by Brother Jens Rusch
is the first image of my latest Oil-Painting named "Vanitas vanitatum". Original
Size ca 80 x 110 Oil on canvas.
Some words about the tradition of
Vanitas-Paintings or "Memento mori" :
themes were common in medieval funerary art, with most surviving examples in
sculpture. By the 15th century these could be extremely morbid and explicit,
reflecting an increased obsession with death and decay also seen in the
Danse Macabre, and the overlapping
motif of the Memento mori. From the
Renaissance such motifs gradually became more indirect, and as the still-life
genre became popular, found a home there. Paintings executed in the
vanitas style were meant to remind
viewers of the transience of life, the futility of pleasure, and the certainty
of death. They also provided a moral justification for many paintings of
vanitas symbols include skulls, which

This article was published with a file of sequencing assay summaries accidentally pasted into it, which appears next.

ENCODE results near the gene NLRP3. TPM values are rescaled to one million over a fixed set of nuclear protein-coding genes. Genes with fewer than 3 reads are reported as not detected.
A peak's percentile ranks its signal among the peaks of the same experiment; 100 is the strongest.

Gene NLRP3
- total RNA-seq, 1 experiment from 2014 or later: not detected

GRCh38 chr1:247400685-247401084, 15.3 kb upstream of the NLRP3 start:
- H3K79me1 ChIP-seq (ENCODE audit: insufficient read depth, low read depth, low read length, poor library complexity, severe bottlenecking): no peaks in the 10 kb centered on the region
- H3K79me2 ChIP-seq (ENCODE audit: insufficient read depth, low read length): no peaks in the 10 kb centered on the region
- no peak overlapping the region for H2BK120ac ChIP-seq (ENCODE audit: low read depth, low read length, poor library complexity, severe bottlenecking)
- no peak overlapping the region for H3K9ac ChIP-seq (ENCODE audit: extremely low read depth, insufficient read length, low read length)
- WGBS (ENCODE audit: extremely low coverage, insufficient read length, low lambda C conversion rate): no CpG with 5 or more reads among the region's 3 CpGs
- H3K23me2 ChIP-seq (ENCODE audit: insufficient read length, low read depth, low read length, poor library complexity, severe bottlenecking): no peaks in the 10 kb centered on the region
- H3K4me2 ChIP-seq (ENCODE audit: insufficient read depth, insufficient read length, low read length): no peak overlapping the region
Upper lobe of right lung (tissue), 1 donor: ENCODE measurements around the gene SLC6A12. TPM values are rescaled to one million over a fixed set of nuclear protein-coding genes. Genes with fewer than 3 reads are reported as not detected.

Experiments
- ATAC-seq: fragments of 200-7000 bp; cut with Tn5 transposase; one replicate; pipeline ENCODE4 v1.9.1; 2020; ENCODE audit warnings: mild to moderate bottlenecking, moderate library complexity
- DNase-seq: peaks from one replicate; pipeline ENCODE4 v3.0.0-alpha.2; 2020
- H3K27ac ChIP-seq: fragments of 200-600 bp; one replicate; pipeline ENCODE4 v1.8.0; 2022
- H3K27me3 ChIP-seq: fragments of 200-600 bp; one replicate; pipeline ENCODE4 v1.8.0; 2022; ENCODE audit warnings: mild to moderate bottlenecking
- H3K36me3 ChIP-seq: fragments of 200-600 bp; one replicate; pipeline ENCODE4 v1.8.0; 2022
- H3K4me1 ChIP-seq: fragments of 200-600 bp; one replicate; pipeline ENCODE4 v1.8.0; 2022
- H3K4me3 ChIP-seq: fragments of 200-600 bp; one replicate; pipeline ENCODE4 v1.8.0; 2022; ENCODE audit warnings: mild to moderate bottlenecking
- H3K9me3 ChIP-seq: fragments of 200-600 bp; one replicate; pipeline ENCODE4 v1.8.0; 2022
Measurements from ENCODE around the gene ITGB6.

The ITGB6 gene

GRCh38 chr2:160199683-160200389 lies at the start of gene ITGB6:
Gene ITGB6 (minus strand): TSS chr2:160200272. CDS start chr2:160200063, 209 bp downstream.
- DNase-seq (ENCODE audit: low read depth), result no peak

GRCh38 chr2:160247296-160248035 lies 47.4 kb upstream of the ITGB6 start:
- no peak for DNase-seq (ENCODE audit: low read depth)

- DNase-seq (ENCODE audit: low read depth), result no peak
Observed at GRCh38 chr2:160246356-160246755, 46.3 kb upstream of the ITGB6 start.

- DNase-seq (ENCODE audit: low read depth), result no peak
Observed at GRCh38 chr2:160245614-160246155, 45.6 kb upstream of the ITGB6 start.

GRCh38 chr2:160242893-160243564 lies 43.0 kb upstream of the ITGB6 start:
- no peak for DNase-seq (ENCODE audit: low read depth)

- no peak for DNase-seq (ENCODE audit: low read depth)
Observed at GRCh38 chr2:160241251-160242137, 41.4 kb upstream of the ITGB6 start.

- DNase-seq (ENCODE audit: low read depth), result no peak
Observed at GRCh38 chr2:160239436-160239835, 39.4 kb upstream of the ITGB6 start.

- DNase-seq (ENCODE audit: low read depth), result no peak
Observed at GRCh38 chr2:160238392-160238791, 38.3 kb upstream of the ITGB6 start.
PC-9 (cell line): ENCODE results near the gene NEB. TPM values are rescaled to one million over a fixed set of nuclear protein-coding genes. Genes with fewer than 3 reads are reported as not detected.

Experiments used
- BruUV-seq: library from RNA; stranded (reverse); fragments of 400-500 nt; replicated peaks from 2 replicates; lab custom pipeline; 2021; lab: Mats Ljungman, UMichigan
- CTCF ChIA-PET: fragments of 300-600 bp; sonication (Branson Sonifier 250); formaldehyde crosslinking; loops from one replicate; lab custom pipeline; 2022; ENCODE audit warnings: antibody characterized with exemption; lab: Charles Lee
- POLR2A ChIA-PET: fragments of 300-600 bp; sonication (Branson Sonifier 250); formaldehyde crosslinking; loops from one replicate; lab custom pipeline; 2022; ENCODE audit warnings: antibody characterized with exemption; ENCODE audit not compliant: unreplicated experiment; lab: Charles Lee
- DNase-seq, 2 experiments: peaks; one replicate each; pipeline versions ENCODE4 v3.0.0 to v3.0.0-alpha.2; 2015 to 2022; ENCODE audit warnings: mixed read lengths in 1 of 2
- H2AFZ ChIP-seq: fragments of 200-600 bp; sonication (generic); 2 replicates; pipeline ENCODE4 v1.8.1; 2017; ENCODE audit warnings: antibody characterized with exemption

are a reminder of the certainty of death; smoke, watches, and hourglasses, which
symbolize the brevity of life; and musical instruments, which symbolize brevity
and the ephemeral nature of life.Thereis
debate among art historians as to how much, and how seriously, the
vanitas theme is implied in still-life
paintings explicit masonical imagery
such as a skull, square and compass. As in much moralistic genre painting, the
enjoyment evoked by the sensuous depiction of the subject is in a certain
conflict with the moralistic message.
Painting was Made
The first sketch was drawn.
The painting was then sketched
Then the background was added.
Then the structures were
Then the background was
Then the middle tones were
Brother Jens at work!
Brother Jens making it
And the final studio scene!